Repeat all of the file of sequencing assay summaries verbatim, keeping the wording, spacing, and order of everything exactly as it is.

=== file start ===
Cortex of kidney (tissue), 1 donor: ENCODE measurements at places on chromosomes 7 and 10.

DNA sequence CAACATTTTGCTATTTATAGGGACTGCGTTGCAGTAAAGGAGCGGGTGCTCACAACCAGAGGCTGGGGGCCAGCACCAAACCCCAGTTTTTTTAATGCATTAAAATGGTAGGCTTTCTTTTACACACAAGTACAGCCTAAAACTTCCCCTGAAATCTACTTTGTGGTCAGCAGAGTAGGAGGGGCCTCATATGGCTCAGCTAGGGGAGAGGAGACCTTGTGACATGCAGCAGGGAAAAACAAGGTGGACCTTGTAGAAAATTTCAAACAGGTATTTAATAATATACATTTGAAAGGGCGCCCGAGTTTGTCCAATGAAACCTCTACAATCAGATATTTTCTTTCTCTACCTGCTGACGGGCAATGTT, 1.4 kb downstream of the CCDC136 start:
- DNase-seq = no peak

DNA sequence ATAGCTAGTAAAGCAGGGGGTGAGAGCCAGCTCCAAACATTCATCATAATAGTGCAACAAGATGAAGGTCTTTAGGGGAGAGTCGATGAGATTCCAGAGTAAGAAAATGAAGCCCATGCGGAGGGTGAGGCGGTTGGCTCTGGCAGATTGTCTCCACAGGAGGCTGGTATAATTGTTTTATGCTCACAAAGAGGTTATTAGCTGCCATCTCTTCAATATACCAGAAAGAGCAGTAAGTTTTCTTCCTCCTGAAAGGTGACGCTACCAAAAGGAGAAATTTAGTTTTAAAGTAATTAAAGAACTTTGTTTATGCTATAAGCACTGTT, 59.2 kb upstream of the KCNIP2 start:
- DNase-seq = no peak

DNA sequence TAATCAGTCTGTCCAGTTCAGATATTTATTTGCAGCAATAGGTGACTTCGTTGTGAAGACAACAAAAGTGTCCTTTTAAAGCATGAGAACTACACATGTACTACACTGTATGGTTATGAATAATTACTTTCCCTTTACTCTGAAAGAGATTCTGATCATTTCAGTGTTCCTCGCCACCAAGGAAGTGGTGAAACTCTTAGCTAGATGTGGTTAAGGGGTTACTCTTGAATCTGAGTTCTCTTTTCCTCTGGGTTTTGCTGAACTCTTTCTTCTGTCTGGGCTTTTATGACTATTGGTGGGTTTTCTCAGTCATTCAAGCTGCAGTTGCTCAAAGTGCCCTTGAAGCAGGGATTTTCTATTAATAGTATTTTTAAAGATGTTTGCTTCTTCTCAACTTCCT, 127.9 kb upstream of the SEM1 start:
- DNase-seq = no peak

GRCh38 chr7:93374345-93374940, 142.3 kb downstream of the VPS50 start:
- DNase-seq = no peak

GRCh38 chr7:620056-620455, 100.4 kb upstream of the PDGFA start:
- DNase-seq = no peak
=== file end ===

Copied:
Cortex of kidney (tissue), 1 donor: ENCODE measurements at places on chromosomes 7 and 10.

DNA sequence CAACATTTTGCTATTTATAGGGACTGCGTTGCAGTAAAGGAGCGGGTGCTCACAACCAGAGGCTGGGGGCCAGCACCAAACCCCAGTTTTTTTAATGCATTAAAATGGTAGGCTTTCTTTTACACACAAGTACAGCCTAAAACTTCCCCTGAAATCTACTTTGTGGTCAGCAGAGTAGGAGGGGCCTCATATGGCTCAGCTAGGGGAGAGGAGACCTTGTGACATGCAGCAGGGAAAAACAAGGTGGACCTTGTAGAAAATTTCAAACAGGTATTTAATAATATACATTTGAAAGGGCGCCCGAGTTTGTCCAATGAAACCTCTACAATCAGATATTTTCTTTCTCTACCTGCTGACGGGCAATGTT, 1.4 kb downstream of the CCDC136 start:
- DNase-seq = no peak

DNA sequence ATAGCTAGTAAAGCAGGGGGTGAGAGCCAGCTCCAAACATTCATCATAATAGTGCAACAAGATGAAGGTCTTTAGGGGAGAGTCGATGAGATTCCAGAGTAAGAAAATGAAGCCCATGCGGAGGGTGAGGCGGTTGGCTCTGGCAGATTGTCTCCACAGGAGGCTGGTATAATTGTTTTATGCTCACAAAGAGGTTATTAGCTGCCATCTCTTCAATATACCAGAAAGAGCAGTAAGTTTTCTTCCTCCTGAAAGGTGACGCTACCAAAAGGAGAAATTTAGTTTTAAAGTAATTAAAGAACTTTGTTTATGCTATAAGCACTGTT, 59.2 kb upstream of the KCNIP2 start:
- DNase-seq = no peak

DNA sequence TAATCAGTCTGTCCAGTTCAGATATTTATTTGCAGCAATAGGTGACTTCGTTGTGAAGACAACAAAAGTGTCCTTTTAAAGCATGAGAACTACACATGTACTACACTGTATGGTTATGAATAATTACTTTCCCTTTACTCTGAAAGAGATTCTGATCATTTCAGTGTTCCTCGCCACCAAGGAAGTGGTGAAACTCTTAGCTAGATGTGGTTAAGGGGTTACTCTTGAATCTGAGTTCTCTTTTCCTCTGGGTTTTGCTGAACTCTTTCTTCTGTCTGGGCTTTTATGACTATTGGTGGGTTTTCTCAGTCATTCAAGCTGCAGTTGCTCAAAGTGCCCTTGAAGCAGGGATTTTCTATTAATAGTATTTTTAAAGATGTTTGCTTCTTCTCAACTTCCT, 127.9 kb upstream of the SEM1 start:
- DNase-seq = no peak

GRCh38 chr7:93374345-93374940, 142.3 kb downstream of the VPS50 start:
- DNase-seq = no peak

GRCh38 chr7:620056-620455, 100.4 kb upstream of the PDGFA start:
- DNase-seq = no peak